Texas Court Discusses Claims Against Businesses in Car Accident Cases

Many people in Texas drive company vehicles or routinely travel for work. If a person causes a car crash while they are in the performance of job duties, anyone injured in the crash may not only be able to pursue claims against them as an individual but may also be able to seek compensation from their employer. As discussed in a recent Texas case, Sarah Cook v. Texas Highway Walls, LLC (NO. 03-22-00736-CV), an employer cannot avoid liability if there is evidence that the employee who caused the collision was acting as their agent. If you were hurt in a motor vehicle collision, you may be owed damages, and it is in your best interest to confer with a Texas car accident lawyer at your earliest convenience.

Factual and Procedural Background

It is reported that the plaintiff filed a lawsuit against the defendant and his company following injuries sustained in a motor vehicle collision. The plaintiff alleged negligence and gross negligence against both defendants and further claimed that the company was vicariously liable for The defendant’s actions.

Allegedly, the incident occurred when the defendant, driving a company-branded truck, collided with the plaintiff’s vehicle as she slowed for a red light. The defendant, an owner and vice president at the company, admitted to being distracted while driving. The company moved for summary judgment, which the district court granted, severing the claims against the company for separate adjudication. The plaintiff appealed.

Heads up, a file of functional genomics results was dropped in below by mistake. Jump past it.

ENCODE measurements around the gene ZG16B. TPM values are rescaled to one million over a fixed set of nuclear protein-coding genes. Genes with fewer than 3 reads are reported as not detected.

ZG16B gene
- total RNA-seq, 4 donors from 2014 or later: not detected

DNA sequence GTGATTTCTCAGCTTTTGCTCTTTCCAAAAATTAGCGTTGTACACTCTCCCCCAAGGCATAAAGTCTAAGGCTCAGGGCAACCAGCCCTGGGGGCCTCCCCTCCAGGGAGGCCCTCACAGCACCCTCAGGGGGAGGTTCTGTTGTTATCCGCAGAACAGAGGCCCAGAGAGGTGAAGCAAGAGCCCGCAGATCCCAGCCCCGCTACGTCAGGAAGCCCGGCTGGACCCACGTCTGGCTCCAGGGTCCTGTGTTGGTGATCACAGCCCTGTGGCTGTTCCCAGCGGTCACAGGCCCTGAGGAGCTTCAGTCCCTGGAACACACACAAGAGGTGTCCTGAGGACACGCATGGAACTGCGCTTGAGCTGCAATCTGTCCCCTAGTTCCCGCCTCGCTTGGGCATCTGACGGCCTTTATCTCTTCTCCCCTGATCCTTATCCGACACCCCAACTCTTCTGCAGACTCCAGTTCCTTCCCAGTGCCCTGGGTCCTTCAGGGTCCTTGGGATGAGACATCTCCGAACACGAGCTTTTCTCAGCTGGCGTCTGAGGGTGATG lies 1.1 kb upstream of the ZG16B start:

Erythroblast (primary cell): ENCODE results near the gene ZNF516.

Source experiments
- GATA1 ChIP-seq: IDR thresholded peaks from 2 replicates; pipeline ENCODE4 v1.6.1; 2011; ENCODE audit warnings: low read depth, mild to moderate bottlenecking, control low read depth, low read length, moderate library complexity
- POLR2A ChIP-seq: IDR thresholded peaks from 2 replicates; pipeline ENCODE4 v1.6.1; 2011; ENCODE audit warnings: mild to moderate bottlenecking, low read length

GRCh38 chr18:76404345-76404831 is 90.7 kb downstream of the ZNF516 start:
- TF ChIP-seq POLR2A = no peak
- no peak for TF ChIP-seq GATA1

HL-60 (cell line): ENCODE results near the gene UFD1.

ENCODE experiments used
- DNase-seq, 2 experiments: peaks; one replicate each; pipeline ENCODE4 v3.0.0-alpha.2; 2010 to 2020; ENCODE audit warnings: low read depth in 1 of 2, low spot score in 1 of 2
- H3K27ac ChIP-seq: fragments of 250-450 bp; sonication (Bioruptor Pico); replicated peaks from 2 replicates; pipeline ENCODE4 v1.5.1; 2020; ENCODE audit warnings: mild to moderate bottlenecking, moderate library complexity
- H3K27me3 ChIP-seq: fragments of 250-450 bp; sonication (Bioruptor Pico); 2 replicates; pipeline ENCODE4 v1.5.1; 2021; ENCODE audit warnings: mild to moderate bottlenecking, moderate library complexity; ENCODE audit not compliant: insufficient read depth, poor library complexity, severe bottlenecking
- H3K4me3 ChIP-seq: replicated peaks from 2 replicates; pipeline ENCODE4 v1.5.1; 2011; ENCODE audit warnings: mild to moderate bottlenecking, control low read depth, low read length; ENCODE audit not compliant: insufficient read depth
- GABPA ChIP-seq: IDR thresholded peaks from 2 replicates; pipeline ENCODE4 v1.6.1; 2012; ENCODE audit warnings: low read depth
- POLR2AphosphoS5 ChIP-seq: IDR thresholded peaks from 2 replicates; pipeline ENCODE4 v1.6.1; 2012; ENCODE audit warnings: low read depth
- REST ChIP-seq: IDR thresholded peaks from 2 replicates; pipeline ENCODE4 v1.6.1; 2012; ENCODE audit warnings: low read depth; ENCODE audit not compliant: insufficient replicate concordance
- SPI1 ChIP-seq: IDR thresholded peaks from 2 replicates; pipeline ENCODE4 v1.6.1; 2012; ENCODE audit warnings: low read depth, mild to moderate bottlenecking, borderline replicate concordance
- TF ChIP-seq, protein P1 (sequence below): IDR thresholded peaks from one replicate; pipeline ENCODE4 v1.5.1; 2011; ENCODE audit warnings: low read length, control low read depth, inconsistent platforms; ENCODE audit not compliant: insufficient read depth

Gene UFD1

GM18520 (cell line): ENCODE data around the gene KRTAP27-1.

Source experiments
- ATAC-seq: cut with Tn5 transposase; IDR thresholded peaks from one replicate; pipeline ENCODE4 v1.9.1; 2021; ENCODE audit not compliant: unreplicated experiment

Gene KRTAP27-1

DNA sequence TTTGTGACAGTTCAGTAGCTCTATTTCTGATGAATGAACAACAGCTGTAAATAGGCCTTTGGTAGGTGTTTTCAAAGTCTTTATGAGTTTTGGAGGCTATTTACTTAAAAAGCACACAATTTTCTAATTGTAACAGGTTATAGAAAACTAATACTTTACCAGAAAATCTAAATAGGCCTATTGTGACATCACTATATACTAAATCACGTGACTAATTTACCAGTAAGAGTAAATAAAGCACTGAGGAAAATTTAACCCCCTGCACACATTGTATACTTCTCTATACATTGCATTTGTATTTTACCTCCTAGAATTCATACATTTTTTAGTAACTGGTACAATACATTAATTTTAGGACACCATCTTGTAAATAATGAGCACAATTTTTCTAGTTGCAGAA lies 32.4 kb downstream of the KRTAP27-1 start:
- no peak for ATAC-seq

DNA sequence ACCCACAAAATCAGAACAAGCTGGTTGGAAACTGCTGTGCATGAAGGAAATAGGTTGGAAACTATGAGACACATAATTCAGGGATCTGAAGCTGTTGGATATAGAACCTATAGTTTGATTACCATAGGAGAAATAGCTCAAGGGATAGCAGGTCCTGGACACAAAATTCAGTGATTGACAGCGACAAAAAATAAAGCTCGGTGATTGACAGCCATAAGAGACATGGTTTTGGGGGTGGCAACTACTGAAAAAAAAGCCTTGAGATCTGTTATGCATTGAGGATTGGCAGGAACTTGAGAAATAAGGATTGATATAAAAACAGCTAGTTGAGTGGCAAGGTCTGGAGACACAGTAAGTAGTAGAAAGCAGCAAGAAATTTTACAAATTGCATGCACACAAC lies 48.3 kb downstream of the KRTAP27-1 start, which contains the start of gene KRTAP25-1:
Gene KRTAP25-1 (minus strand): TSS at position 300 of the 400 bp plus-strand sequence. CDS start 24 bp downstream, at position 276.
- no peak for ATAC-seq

Vicarious Liability and Direct Negligence of Businesses in Car Accident Cases

On appeal, the court focused on the company’s vicarious liability and direct negligence claims. Regarding vicarious liability, the company argued that the defendant’s status as an owner and officer rather than an employee precluded liability. However, the plaintiff contended that the defendant acted as the company’s agent, performing company duties at the time of the accident.

The court considered the defendant’s role in project management and his use of a company vehicle and resources. Despite the company’s assertions, the court found sufficient evidence suggesting the defendant acted within his role as the company’s agent during the incident, thus warranting further proceedings on vicarious liability.

On the claim of the company’s direct negligence, the plaintiff argued that the company failed to enforce adequate safety policies regarding distracted driving, citing deficiencies in training and safety procedures. The company countered that it owed no duty to specifically train the defendant on safe driving practices for his personal vehicle. The court agreed, affirming the trial court’s summary judgment on direct negligence and gross negligence claims against the company, citing a lack of evidence showing the company breached any duty owed to the plaintiff in this regard.

Ultimately, the court upheld the dismissal of direct negligence and gross negligence claims against the company but reversed the dismissal of vicarious liability claims, remanding them for further proceedings.

Confer with a Skilled Texas Car Accident Attorney

If you sustained injuries in a collision caused by a motorist who was performing job duties, you may be able to pursue claims against both the motorist and their employer, and it is wise to confer with an attorney. Earl Drott is a skilled Texas car accident attorney who can assess the facts of your case and advise you regarding what damages you may be able to recover. You can reach Mr. Drott to arrange a free meeting through the online form or by calling 903-531-9300.

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